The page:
WASHINGTON – Top Kremlin operatives and a flamboyant Russian politician reaped millions of dollars in profits under the U.N. oil-for-food program by selling oil that Iraqi leader Saddam Hussein allowed them to buy at a deep discount, a Senate investigation has concluded.
The allegations – which include descriptions of kickbacks to Saddam – are detailed in hundreds of pages of reports and documents made public Sunday night by the Senate Permanent Subcommittee on Investigations in advance of a hearing Tuesday.
The documents outline a trail of oil and money that leads directly from Iraq to the Kremlin and the former chief of staff to Russian President Vladimir Putin and former President Boris Yeltsin. The report said Iraq sought to influence and reward the Russian government because it sits on the U.N. Security Council that oversaw sanctions against the Saddam government. Russia repeatedly sided with Iraq on issues before the Security Council.
A Russian Embassy spokesman in Washington said it received the reports but couldn’t yet discuss them.
A CIA report last year said Saddam granted top political leaders from around the world the opportunity to buy Iraqi oil at a discount. But the Senate report presents more detailed evidence, alleging Russian officials took up the offer and profited handsomely.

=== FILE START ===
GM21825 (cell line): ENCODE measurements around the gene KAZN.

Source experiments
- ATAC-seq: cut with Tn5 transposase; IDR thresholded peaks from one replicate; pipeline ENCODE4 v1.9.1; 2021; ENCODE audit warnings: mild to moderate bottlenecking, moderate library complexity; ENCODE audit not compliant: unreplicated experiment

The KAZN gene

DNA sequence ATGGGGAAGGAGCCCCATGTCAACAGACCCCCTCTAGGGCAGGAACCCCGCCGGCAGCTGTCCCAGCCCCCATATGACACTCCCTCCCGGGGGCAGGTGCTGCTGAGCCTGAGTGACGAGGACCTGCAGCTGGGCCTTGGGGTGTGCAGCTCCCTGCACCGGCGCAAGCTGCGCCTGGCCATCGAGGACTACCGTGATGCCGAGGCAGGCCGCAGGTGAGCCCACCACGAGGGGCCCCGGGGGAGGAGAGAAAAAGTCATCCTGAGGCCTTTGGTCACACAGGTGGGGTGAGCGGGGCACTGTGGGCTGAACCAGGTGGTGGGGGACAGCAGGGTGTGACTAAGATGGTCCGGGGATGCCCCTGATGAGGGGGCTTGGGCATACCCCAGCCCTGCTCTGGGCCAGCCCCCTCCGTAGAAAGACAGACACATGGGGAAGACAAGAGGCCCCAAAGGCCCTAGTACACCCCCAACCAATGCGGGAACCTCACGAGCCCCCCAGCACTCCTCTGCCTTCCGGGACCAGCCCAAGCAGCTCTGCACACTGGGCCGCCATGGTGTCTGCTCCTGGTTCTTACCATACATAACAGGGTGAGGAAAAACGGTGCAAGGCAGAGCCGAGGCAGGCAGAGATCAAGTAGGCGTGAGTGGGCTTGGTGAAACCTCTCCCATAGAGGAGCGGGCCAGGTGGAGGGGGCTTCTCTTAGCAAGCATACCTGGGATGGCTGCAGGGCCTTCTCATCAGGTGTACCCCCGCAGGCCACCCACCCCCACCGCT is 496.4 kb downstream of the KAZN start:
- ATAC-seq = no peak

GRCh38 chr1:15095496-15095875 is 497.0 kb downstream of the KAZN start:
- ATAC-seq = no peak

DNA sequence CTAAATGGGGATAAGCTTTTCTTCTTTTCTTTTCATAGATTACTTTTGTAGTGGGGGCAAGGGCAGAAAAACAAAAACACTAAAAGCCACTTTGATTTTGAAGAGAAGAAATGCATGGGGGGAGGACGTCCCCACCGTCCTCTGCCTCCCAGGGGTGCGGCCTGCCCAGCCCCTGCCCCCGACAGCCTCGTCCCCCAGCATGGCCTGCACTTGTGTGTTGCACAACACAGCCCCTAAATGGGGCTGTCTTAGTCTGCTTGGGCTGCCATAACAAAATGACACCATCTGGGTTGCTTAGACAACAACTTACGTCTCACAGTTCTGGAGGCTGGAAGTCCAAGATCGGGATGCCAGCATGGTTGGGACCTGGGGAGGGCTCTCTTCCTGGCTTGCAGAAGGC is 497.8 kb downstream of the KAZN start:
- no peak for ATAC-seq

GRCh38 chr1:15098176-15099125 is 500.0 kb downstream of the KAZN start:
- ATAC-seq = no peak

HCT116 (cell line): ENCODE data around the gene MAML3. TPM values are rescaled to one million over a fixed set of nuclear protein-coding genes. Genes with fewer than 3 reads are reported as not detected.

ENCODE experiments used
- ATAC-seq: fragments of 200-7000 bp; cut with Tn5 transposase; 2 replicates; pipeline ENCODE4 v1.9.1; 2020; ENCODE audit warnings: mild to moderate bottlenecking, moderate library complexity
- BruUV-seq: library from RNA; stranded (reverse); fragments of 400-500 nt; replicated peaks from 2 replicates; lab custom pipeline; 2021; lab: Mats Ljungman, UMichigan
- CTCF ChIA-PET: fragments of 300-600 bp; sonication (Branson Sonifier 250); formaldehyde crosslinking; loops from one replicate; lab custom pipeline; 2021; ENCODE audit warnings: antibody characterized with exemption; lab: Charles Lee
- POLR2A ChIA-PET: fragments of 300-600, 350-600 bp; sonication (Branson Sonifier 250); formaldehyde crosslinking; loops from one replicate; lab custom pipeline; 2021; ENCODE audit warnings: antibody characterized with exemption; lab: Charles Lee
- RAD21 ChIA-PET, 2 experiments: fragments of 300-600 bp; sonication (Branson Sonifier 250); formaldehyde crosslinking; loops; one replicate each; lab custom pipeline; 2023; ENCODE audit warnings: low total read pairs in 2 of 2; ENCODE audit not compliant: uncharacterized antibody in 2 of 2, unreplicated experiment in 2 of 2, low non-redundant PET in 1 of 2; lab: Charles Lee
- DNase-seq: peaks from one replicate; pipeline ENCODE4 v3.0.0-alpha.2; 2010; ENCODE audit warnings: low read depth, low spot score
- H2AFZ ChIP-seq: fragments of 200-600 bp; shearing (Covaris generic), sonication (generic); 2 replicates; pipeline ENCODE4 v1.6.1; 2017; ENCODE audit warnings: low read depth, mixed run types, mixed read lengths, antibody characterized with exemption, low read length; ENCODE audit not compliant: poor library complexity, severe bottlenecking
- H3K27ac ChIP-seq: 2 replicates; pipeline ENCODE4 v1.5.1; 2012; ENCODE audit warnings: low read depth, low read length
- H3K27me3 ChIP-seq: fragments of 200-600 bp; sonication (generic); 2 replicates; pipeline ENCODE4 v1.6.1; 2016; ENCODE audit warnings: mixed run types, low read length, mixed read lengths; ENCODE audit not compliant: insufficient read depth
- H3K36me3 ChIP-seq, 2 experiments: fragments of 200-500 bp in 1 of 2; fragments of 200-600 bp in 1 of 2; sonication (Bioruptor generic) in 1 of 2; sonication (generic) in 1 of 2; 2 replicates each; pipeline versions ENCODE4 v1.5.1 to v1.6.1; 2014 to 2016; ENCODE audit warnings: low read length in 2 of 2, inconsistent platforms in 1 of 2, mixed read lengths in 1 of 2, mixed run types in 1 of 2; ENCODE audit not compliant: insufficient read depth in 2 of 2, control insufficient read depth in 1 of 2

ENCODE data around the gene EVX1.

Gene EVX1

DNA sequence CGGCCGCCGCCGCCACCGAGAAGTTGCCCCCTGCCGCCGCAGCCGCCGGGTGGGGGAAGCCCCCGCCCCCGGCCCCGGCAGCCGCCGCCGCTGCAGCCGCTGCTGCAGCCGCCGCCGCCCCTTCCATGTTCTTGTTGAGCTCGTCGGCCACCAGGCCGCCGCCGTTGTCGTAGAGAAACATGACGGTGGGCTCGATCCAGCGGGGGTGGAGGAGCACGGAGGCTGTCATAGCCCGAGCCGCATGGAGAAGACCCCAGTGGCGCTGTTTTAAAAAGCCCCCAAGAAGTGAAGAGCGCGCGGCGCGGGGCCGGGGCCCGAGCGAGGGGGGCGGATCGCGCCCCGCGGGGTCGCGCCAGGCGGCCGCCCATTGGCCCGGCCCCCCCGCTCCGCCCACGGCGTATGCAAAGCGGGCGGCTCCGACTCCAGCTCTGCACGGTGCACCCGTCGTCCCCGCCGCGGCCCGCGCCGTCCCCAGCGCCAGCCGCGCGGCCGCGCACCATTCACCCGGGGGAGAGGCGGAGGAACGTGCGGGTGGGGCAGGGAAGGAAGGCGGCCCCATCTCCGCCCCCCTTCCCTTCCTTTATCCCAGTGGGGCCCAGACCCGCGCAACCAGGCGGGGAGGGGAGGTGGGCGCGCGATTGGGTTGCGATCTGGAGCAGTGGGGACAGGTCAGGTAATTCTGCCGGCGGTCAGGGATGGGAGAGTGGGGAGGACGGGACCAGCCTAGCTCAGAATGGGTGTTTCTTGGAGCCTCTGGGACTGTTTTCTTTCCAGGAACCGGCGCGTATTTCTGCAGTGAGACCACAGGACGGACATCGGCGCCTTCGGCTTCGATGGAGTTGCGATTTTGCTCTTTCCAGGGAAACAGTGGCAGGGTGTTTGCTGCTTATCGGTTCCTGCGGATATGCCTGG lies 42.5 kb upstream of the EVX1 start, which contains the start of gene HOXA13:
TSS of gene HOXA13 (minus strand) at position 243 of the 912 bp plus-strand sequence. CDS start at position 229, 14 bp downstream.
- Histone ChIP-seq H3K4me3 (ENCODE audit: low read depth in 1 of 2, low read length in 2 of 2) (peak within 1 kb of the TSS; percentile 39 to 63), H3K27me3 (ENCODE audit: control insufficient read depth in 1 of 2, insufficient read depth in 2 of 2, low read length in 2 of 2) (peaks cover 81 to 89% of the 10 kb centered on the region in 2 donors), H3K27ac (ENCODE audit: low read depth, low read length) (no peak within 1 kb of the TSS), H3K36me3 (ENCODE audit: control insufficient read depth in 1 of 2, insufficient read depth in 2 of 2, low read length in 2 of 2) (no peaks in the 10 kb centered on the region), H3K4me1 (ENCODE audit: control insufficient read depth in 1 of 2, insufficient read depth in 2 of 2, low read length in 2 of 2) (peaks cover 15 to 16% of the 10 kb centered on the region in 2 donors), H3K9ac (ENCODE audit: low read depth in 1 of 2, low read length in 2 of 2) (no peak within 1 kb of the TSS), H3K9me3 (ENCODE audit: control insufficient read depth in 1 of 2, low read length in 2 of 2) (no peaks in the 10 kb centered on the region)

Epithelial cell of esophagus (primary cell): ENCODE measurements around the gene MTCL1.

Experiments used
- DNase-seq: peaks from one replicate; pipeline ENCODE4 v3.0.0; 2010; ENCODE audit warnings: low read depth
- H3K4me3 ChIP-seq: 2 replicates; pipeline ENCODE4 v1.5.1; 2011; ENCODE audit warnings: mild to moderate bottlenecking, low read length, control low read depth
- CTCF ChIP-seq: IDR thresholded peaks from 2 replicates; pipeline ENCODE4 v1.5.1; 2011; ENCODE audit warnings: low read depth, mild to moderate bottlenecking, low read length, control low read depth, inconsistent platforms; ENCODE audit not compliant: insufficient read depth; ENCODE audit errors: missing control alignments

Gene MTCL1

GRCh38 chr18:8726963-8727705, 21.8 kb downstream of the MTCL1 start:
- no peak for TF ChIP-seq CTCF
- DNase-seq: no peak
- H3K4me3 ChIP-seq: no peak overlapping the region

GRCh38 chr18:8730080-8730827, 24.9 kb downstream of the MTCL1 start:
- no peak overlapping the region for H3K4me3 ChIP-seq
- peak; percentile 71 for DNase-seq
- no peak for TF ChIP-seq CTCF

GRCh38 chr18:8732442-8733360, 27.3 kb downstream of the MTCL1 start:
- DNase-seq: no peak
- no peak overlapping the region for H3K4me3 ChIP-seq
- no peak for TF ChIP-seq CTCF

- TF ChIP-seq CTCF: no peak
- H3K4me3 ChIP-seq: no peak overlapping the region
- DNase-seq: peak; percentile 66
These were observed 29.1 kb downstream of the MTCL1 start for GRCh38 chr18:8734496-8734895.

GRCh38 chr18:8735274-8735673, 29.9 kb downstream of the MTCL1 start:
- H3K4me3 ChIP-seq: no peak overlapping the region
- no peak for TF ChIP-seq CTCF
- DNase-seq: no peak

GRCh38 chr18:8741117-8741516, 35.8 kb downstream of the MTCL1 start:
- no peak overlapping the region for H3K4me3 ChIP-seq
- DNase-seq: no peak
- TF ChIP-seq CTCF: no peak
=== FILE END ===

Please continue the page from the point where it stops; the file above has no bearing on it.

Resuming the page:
The reports allege Russian politician Vladimir Zhirinovsky, several Russian entities and a Houston-based oil trading company, Bayoil, “paid millions of dollars in illegal, under-the-table surcharges to the Hussein regime in connection with these oil transactions.” U.S. officials say Saddam used illicit proceeds from oil sales to buy weapons, among other things.
Iraq’s U.N. ambassador, Feisal Amin Istrabadi, said Russia was one of dozens of countries that took advantage of Iraq’s oil wealth.
The reports were given to reporters Friday on condition that articles about them not be published until today.
These are the latest allegations over the U.N. program established to provide Iraq a partial exemption from economic sanctions, allowing it to sell oil to buy food, medicine and humanitarian goods.
The program limited Saddam’s acquisition of weapons of mass destruction and improved humanitarian conditions for Iraqis. But Saddam siphoned more than $2 billion by charging kickbacks to companies that traded with Baghdad, U.S. investigators say.
The problems have caused some U.S. lawmakers to call for the ouster of U.N. Secretary General Kofi Annan.
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